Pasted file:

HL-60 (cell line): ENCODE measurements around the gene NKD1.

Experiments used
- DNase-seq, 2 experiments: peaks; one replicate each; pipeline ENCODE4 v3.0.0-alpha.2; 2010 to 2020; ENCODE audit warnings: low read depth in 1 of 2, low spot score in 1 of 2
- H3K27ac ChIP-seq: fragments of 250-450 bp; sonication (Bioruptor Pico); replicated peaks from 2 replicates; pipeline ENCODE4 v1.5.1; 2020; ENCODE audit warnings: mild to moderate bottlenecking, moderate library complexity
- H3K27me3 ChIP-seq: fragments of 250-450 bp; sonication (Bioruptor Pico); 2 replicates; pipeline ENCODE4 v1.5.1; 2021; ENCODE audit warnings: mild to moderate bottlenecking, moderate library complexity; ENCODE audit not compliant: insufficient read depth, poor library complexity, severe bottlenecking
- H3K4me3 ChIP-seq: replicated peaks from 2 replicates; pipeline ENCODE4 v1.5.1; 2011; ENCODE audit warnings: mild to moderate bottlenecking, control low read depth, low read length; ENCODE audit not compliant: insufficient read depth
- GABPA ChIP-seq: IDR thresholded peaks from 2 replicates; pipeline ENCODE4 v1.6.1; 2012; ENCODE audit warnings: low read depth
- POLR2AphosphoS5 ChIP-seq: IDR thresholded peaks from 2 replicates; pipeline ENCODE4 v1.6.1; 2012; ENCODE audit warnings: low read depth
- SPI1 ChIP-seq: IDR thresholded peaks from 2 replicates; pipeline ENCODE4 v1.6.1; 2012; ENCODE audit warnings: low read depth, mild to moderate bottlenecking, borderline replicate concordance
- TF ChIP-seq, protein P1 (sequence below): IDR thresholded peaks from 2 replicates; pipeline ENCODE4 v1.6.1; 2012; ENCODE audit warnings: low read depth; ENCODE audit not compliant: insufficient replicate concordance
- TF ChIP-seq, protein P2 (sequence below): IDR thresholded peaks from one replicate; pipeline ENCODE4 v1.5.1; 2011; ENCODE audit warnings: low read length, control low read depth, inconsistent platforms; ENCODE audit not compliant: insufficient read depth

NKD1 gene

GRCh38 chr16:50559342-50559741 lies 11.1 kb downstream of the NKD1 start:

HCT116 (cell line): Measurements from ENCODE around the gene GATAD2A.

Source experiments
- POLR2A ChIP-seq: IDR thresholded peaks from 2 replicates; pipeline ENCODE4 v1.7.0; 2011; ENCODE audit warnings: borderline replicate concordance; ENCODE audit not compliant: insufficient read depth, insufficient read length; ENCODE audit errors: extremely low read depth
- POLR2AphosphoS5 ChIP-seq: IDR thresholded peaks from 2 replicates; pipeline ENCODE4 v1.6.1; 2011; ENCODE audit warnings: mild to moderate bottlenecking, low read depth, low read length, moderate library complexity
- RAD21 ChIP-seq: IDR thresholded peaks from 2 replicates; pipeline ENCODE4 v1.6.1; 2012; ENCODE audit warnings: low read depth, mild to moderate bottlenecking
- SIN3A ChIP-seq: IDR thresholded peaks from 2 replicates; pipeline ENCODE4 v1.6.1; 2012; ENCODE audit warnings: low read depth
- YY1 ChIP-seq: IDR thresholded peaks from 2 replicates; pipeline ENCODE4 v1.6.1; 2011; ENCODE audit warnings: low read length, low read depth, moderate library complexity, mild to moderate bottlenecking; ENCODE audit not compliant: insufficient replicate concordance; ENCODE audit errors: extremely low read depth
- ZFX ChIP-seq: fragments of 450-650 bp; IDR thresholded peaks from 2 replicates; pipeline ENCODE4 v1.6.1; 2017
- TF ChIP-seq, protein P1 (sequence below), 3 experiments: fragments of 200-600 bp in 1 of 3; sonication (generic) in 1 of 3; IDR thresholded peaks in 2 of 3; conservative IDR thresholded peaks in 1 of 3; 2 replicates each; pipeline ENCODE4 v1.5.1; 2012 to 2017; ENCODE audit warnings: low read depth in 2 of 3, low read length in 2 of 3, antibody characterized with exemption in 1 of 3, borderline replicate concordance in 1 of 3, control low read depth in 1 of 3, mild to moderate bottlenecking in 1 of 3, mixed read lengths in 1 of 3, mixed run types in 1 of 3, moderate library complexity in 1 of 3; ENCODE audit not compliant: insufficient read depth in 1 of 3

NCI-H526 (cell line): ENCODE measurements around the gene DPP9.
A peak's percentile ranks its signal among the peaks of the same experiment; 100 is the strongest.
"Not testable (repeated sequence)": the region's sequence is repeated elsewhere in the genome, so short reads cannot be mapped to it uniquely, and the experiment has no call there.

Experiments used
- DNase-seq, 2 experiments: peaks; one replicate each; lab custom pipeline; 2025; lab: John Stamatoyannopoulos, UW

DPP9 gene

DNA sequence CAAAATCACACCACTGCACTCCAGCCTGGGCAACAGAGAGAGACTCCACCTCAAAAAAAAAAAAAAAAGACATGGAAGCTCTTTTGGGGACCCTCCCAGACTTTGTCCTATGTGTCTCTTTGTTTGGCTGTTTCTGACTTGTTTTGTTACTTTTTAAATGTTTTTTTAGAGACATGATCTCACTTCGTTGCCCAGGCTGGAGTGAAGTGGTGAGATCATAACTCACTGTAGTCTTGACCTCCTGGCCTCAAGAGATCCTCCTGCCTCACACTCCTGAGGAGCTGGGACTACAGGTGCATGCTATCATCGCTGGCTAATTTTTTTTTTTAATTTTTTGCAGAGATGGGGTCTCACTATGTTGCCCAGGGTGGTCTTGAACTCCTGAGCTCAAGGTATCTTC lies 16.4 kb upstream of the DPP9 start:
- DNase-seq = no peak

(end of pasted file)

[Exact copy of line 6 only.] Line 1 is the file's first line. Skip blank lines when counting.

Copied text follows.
- H3K4me3 ChIP-seq: replicated peaks from 2 replicates; pipeline ENCODE4 v1.5.1; 2011; ENCODE audit warnings: mild to moderate bottlenecking, control low read depth, low read length; ENCODE audit not compliant: insufficient read depth